Marriage-Based Conditional Permanent Resident Status

When the U.S. Government grants permanent resident status, some people receive conditional resident status. Unlike other green card holders, conditional permanent residents must request that USCIS remove the conditions from their status.

Who Is a Conditional Permanent Resident?

The U.S. Government grants conditional residency to foreign nationals receiving permanent resident status through marriage. A foreign national spouse can obtain permanent residency by adjusting status in the U.S. or obtaining an immigrant visa through consular processing. Spouses, who entered the U.S. with K-1 visas, may also receive conditional resident status. The obligation to remove conditions applies to spouses, married for less than 2 years, at the time the Government granted permanent residency.  The conditional resident’s dependent children also receive conditional status and must request that USCIS remove the conditions.  

When Must I Request that USCIS Remove the Conditions?

Conditional resident status expires two years after obtaining permanent resident status. Ninety (90) days before the expiration date, USCIS should notify a conditional resident that she or he must file the application to remove conditions. Even if USCIS fails to send a reminder, a conditional resident must file the application before the second anniversary after obtaining status. A conditional resident can apply to remove conditions as early as 90-days before the 2-year anniversary. A person may find the date when conditional resident status expires on the permanent resident card.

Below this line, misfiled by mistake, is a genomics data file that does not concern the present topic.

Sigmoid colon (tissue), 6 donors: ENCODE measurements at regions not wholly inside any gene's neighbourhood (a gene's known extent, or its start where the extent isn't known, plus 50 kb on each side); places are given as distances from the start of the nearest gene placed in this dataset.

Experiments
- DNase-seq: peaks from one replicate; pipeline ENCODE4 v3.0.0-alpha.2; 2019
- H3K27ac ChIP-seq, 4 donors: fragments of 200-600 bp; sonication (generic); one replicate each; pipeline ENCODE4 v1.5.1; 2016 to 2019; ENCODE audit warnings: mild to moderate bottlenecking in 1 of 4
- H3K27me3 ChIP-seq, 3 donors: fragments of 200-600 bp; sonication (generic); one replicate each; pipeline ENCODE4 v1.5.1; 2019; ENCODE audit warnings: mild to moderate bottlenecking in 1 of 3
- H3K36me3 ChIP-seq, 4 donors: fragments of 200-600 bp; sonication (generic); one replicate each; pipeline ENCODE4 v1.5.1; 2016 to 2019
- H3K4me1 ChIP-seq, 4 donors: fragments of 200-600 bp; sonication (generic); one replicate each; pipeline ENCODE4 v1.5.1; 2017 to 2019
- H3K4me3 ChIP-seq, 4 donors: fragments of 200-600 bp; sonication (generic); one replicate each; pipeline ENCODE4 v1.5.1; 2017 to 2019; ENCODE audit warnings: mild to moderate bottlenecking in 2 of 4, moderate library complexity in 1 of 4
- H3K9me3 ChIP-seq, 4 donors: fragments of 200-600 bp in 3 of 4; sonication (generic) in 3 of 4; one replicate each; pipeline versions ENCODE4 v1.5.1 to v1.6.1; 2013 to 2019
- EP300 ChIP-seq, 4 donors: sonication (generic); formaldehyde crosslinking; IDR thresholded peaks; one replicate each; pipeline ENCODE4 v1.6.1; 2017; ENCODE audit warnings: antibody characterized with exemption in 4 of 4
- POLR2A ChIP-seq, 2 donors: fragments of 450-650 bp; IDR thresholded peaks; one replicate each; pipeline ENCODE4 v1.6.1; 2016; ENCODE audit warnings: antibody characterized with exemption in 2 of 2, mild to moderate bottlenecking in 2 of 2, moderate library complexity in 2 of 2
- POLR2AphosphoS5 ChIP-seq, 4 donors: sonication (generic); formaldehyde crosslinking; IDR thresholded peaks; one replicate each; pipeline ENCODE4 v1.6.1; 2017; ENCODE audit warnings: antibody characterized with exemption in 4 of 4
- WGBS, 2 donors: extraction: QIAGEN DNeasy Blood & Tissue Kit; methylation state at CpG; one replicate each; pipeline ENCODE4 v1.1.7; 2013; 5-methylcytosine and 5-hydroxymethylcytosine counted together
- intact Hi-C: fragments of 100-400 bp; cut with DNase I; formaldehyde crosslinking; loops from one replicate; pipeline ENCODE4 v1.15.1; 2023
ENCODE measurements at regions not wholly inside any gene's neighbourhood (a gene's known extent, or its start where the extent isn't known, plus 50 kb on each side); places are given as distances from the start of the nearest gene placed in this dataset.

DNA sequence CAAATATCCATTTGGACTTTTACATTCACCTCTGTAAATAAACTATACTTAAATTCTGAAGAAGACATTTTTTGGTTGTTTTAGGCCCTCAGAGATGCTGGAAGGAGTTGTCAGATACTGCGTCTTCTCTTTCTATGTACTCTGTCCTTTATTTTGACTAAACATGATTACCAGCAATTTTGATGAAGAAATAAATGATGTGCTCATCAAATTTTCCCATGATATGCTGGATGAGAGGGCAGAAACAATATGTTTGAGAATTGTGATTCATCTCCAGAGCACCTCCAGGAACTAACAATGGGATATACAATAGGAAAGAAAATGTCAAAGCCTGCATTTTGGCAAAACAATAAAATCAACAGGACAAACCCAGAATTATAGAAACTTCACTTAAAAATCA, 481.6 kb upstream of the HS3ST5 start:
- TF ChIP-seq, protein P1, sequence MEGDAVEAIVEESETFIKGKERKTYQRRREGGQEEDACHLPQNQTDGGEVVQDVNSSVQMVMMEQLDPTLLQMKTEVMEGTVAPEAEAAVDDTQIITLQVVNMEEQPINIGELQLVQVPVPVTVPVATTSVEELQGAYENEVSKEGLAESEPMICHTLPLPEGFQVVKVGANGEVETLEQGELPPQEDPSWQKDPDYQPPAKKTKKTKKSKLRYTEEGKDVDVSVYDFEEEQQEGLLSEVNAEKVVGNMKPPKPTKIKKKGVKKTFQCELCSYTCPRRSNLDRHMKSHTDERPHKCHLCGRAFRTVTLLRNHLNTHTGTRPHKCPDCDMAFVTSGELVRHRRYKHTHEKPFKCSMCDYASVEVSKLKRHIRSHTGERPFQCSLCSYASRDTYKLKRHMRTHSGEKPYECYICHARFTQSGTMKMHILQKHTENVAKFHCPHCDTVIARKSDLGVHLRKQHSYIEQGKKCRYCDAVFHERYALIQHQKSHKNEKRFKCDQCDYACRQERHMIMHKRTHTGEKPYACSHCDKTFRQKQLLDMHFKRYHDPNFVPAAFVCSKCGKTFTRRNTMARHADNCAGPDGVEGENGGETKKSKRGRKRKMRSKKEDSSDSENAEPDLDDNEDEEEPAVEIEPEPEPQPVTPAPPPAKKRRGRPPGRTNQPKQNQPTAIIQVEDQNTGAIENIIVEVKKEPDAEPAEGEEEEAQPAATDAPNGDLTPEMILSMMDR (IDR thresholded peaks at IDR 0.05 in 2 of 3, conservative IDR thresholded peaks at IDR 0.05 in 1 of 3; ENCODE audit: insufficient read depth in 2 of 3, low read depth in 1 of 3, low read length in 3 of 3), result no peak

How Do I Remove the Conditions?

The conditional resident and the petitioner-spouse must file an I-751 Form. The petitioner-spouse is the spouse who filed the I-130 petition or the I-129F petition for a K-1 visa. Both spouses must sign the I-751 Form. The married couple should submit supporting documents with their I-751 Form.  USCIS may waive an interview or may require the family to appear for an interview. 

Can I File the Application While Traveling Internationally?

Yes, a regulation allows a married couple to file the form when traveling internationally. However, the conditional resident, spouse, and dependent children must return to the U.S. if USCIS requires an interview.

What Happens if I Am Divorced or My Spouse Refuses to Sign the Form or Dies?

When a couple divorces or a spouse dies, the conditional resident may apply for a waiver from the joint-filing requirement. The conditional resident may also file the waiver if the marriage becomes annulled or the petitioner-spouse refuses to join in filing the I-751 Form.

What Happens if USCIS Does Not Approve My I-751 Form Before My Green Card Expires?

When USCIS receives a properly filed I-751 Form, U.S. law extends the conditional resident’s status until USCIS issues a decision. Any person filing an application with USCIS should understand that the agency receives many different applications and will need time to review the I-751 application, the supporting documents, and issue a decision. 

Can I File the I-751 Form Late?

A married couple may file the I-751 Form after the 90-day timeframe expires. However, the couple must demonstrate that good cause led them to file the I-751 application after the deadline.

What Happens if I Fail to Apply for Conditions Removal?

If a person does not apply to remove the conditions, USCIS will automatically terminate lawful status as a permanent resident. If USCIS denies an I-751 application, the Department of Homeland Security will begin removal (deportation) proceedings against the conditional resident. The conditional resident may request that an immigration court review USCIS’s denial.